Here we go again. At least twice a year, we would go through screening for different diseases. Sometimes, it was the heart, that pain in the chest, was it a muscular issue or a serious heart problem? The pain in the intestines, was it colon cancer or was it a simple hiccup that didn’t come out right? A battery of tests later, we would put it behind us till the next episode. It wasn’t that Khalil was a hypochondriac. As a doctor, and a very good one at that, he knew first hand that our body gave us warning signals when something was wrong and that we had better follow up on them.
This time around, it was bloating and abdominal discomfort. Khalil came back from a yearly trip to the States filled with smoothies to relieve the discomfort, and descriptive long distance calls describing the usual symptoms. So it was the customary doctors’ visits and the usual CT scan. I decided to go with him for the CT scan, if only to maintain my impeccable attendance record. In the waiting room, Khalil had to down the usual unpotable prep but not without making jokes about it. He kept offering everybody in the waiting room at least one cup of the dreadful drink and would generously insist, making us all laugh. He even tried to sell me some of it. I guess he didn’t expect what was in store for him. Finally, when all the liquid was downed, with a great sense of accomplishment, he went in for his CT scan, mostly expecting that like all the previous times and false alarms, he would come out of this with a minimal sentence, maybe a gall bladder or a cyst.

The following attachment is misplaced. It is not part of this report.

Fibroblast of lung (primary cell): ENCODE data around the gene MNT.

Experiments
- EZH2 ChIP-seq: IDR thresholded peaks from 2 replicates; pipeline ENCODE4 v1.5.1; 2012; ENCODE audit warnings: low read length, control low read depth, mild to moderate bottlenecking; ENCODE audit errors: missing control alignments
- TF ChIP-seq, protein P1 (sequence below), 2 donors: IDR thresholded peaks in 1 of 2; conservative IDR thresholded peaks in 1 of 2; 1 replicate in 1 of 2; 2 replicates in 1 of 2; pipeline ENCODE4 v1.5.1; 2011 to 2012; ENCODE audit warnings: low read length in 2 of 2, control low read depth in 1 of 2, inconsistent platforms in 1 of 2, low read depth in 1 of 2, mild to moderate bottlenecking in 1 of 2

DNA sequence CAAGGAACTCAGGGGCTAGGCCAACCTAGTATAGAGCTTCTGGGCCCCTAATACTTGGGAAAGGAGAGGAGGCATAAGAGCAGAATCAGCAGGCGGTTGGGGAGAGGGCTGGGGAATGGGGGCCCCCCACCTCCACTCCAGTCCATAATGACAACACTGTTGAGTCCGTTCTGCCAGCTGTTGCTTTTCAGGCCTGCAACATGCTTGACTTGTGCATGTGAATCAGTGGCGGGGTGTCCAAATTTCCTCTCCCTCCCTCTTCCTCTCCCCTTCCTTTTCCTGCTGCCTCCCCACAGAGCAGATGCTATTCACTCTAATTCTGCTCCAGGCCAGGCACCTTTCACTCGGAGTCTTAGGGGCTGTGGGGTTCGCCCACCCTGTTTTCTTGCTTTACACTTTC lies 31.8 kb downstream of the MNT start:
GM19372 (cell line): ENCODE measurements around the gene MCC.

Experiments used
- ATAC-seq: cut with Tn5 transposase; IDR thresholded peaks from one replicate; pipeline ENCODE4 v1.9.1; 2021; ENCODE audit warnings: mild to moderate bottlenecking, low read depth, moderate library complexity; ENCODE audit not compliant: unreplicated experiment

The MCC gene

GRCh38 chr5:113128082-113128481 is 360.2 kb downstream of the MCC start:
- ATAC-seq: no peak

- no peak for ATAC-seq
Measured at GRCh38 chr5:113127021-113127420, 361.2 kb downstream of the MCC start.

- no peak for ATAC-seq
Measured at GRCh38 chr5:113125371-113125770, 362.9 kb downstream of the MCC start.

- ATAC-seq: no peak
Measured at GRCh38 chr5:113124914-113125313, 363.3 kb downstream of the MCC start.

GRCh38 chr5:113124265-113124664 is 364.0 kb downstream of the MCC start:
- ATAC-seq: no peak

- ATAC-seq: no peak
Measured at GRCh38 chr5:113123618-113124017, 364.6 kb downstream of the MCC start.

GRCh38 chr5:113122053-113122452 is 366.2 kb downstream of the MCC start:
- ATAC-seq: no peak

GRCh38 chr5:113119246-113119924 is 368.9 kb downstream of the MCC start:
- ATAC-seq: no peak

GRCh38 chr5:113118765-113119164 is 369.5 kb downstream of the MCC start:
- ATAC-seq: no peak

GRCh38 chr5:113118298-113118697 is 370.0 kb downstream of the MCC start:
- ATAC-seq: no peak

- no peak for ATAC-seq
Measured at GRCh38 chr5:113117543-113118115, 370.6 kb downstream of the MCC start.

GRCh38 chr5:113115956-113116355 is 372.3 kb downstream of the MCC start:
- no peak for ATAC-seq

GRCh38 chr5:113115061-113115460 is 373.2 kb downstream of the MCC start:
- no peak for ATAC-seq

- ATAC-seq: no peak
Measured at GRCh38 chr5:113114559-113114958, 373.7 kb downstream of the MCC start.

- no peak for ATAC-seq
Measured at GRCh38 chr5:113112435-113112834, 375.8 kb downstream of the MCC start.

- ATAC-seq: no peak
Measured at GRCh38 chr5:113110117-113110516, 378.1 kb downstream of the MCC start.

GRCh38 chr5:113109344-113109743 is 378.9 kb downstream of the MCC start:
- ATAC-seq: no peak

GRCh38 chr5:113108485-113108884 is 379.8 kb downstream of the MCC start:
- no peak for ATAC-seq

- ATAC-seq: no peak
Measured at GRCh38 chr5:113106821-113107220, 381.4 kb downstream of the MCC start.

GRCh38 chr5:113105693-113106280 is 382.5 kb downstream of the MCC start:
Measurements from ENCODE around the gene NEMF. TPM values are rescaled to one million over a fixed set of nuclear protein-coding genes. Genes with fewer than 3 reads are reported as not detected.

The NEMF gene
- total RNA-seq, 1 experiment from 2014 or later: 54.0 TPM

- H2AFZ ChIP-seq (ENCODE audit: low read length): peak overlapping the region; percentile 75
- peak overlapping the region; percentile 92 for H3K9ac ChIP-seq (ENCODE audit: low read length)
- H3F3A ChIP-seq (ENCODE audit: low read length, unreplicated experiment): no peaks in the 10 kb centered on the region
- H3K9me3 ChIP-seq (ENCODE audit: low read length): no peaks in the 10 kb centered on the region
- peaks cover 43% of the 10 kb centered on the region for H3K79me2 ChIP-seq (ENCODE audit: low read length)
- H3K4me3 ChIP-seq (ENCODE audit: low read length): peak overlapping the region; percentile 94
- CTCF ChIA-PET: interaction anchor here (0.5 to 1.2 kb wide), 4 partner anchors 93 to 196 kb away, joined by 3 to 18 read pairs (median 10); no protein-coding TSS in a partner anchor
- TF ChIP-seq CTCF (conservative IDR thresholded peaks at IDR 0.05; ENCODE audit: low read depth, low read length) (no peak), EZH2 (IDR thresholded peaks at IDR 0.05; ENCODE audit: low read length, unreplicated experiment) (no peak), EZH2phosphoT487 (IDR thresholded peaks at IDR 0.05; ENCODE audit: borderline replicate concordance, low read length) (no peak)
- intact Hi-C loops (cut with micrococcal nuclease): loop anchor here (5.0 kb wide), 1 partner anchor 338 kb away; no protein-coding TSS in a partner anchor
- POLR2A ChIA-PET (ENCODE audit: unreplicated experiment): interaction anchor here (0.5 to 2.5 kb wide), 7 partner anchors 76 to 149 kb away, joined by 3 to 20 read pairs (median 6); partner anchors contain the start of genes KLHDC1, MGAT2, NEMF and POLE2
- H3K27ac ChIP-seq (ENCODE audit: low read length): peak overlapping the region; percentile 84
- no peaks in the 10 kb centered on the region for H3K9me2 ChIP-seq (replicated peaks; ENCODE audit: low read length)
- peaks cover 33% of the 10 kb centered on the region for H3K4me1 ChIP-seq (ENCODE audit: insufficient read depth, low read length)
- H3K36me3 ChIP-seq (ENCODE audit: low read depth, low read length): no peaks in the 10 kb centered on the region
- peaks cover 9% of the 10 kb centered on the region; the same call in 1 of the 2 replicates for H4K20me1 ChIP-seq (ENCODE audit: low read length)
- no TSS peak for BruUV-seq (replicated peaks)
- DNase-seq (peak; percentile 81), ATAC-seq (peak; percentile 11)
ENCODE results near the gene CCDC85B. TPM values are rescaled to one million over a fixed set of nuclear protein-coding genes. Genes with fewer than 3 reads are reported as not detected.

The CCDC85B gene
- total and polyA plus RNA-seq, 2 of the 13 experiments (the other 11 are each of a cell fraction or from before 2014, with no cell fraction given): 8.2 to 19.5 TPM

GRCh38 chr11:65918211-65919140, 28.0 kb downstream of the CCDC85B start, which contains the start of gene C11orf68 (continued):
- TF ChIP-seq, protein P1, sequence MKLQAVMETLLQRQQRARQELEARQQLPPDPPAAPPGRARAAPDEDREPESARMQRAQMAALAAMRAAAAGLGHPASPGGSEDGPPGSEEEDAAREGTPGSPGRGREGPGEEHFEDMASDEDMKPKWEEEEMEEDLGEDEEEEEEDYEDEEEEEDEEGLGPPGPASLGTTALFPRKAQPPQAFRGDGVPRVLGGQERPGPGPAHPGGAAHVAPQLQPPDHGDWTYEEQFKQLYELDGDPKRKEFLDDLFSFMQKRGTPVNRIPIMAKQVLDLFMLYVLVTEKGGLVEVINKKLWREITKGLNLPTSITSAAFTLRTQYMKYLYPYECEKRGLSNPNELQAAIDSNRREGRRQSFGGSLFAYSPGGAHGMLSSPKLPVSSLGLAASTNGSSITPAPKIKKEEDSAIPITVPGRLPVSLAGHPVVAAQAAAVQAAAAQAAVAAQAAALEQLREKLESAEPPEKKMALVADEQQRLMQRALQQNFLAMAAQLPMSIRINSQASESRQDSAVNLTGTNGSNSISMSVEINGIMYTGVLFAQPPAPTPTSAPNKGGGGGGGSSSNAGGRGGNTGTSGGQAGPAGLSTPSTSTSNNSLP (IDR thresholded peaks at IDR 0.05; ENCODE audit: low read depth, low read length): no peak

It was the middle of the week and classes were in session so I capitalized on the time he was gone to see to my batch of corrections. No time to waste here. Commitments. Grading. The world would come to a halt if I did not get to work. A hamster programmed into the American production culture. A minute wasted is a minute that cannot be recovered.
Khalil came back and said that the x-ray technician thought he may have seen something suspicious and wanted to explain it to him. He asked me to go with him. As a doctor, he had the advantage of getting an immediate reading of the CT scan. Typically, Khalil would have heard out the technician and then informed me of what he had said. Not this time. We went into the room adjacent to the CT scan where Khalil had been lying down a few minutes earlier as his body was exposing the dreadful evil lurking inside it, defining the rest of his life, etching the final chapters of an end he was not ready for. Khalil loved life, loved living, and was worthy of living. The technician pointed at the abnormal imaging and described what he saw, the bare facts, and suggested we show it to the doctor. Again, the advantage of being in the inner medical circle was an almost immediate visit to the doctor. I was still not worried. Hadn’t we done this so many times before? Certainly it was nothing. Certainly the usual over-cautiousness.